Skip to main content
The Globe and Mail
Support Quality Journalism
The Globe and Mail
First Access to Latest
Investment News
Collection of curated
e-books and guides
Inform your decisions via
Globe Investor Tools
Just$1.99
per week
for first 24 weeks

Enjoy unlimited digital access
Enjoy Unlimited Digital Access
Get full access to globeandmail.com
Just $1.99 per week for the first 24 weeks
Just $1.99 per week for the first 24 weeks
var select={root:".js-sub-pencil",control:".js-sub-pencil-control",open:"o-sub-pencil--open",closed:"o-sub-pencil--closed"},dom={},allowExpand=!0;function pencilInit(o){var e=arguments.length>1&&void 0!==arguments[1]&&arguments[1];select.root=o,dom.root=document.querySelector(select.root),dom.root&&(dom.control=document.querySelector(select.control),dom.control.addEventListener("click",onToggleClicked),setPanelState(e),window.addEventListener("scroll",onWindowScroll),dom.root.removeAttribute("hidden"))}function isPanelOpen(){return dom.root.classList.contains(select.open)}function setPanelState(o){dom.root.classList[o?"add":"remove"](select.open),dom.root.classList[o?"remove":"add"](select.closed),dom.control.setAttribute("aria-expanded",o)}function onToggleClicked(){var l=!isPanelOpen();setPanelState(l)}function onWindowScroll(){window.requestAnimationFrame(function() {var l=isPanelOpen(),n=0===(document.body.scrollTop||document.documentElement.scrollTop);n||l||!allowExpand?n&&l&&(allowExpand=!0,setPanelState(!1)):(allowExpand=!1,setPanelState(!0))});}pencilInit(".js-sub-pencil",!1); // via darwin-bg var slideIndex = 0; carousel(); function carousel() { var i; var x = document.getElementsByClassName("subs_valueprop"); for (i = 0; i < x.length; i++) { x[i].style.display = "none"; } slideIndex++; if (slideIndex> x.length) { slideIndex = 1; } x[slideIndex - 1].style.display = "block"; setTimeout(carousel, 2500); }

Bill Ackman, CEO of hedge fund Pershing Square, arrives for the annual meeting Canadian Pacific Railway in Calgary, Thursday, May 17, 2012.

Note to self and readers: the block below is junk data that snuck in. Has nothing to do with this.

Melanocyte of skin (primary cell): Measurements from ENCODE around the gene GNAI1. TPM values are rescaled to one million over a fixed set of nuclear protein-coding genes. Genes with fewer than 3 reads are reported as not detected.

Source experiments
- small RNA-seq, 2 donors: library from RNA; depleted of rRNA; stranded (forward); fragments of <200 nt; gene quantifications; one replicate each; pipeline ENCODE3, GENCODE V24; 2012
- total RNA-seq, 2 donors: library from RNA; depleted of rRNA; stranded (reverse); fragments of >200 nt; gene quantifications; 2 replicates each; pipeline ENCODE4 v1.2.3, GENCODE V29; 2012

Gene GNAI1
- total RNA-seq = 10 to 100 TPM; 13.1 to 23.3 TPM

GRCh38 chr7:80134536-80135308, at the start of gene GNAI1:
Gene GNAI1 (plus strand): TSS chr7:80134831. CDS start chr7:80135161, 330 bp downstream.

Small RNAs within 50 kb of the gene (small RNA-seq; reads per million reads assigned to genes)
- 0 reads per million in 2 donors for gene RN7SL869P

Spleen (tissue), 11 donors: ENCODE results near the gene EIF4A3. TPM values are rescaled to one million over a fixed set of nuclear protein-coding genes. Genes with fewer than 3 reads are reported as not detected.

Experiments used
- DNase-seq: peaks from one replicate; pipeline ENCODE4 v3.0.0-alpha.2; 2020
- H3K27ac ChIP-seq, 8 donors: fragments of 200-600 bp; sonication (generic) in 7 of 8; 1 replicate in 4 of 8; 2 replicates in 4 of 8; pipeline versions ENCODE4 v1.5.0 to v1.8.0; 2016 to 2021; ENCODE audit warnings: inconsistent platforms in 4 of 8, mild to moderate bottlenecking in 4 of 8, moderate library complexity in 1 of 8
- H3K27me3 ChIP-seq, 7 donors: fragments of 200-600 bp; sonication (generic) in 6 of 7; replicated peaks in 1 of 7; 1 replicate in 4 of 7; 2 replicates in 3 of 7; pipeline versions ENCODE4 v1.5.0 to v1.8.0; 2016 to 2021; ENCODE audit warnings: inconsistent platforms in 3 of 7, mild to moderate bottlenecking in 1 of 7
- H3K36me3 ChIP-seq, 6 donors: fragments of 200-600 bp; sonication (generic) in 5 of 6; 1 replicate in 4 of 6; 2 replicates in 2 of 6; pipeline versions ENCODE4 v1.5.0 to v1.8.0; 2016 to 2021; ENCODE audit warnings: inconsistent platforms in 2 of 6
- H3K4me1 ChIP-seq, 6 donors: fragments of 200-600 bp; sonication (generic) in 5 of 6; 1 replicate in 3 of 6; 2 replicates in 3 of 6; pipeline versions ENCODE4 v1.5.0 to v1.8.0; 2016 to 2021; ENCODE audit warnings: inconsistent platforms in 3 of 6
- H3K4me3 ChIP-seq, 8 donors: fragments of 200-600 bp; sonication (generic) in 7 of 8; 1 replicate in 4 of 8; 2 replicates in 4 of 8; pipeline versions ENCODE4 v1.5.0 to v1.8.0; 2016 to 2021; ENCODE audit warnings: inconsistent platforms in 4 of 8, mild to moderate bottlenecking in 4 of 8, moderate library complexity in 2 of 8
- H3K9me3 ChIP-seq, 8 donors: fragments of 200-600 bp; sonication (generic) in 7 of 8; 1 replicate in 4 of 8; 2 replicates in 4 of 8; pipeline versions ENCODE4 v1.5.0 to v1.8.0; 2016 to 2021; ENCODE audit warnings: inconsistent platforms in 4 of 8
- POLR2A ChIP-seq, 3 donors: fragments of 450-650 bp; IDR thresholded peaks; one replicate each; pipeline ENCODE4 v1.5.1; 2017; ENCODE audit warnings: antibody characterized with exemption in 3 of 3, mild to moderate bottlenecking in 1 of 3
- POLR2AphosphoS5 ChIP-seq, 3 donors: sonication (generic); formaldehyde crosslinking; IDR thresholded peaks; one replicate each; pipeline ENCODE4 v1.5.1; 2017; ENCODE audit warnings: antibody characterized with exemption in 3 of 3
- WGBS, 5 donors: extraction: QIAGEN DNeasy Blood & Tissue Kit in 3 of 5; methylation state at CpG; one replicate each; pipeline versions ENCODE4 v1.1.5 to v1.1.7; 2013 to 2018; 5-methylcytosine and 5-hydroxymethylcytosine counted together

Jeff McIntosh/The Canadian Press

Canada's plans to significantly tighten rules that force disclosure by investors accumulating large stakes in companies are not popular with all shareholders, including the activist investor community that is now suggesting Canada may no longer be a target for shareholders trying to shake up management.

Depending on where you sit, that may or may not be a good thing. Hedge funds have their share of critics. However, if you are a long-time shareholder of Canadian Pacific Railway, for example, you might want a hedge fund doing activism. CP is worth more than double what it was when activist Bill Ackman of Pershing Square Capital Management got involved.

The goals of the proposal at first are hard to question. The market will know sooner who is buying into a company. What could be wrong with that? Plenty, it turns out, according to a broad swath of shareholders. It's not just activist hedge funds who are unhappy. There are significant questions raised by everyone from investors in Canadian small-capitalization companies to some of the biggest pension funds in Canada, including the Caisse de dépôt et placement du Québec and the Ontario Teachers' Pension Plan.

Story continues below advertisement

The rules that Canada is proposing are on the surface, quite similar to those in other regions.

The centrepiece is lowering the disclosure threshold from 10 per cent of a company's stock to 5 per cent. However, there are other changes that make Canada tougher.

First, in the U.S., once reaching 5 per cent, there is a 10-day window in which to file a report. That enables a fund to buy far more before actually disclosing. Many funds are able to hit double digits by the time the actual disclosure kicks in. Under Canada's proposed rule, the filing would have to be made immediately.

Secondly, not only would a fund have to file right away, under the proposed Canadian rule it would have to observe a one-day "moratorium" that would require a halt to buying for a full day.

The effect will be to make it very tough to acquire a stake of greater than 5 per cent at undisturbed prices. Once word is out that an activist is involved, the underlying stock usually takes off higher, making it more expensive for the activist.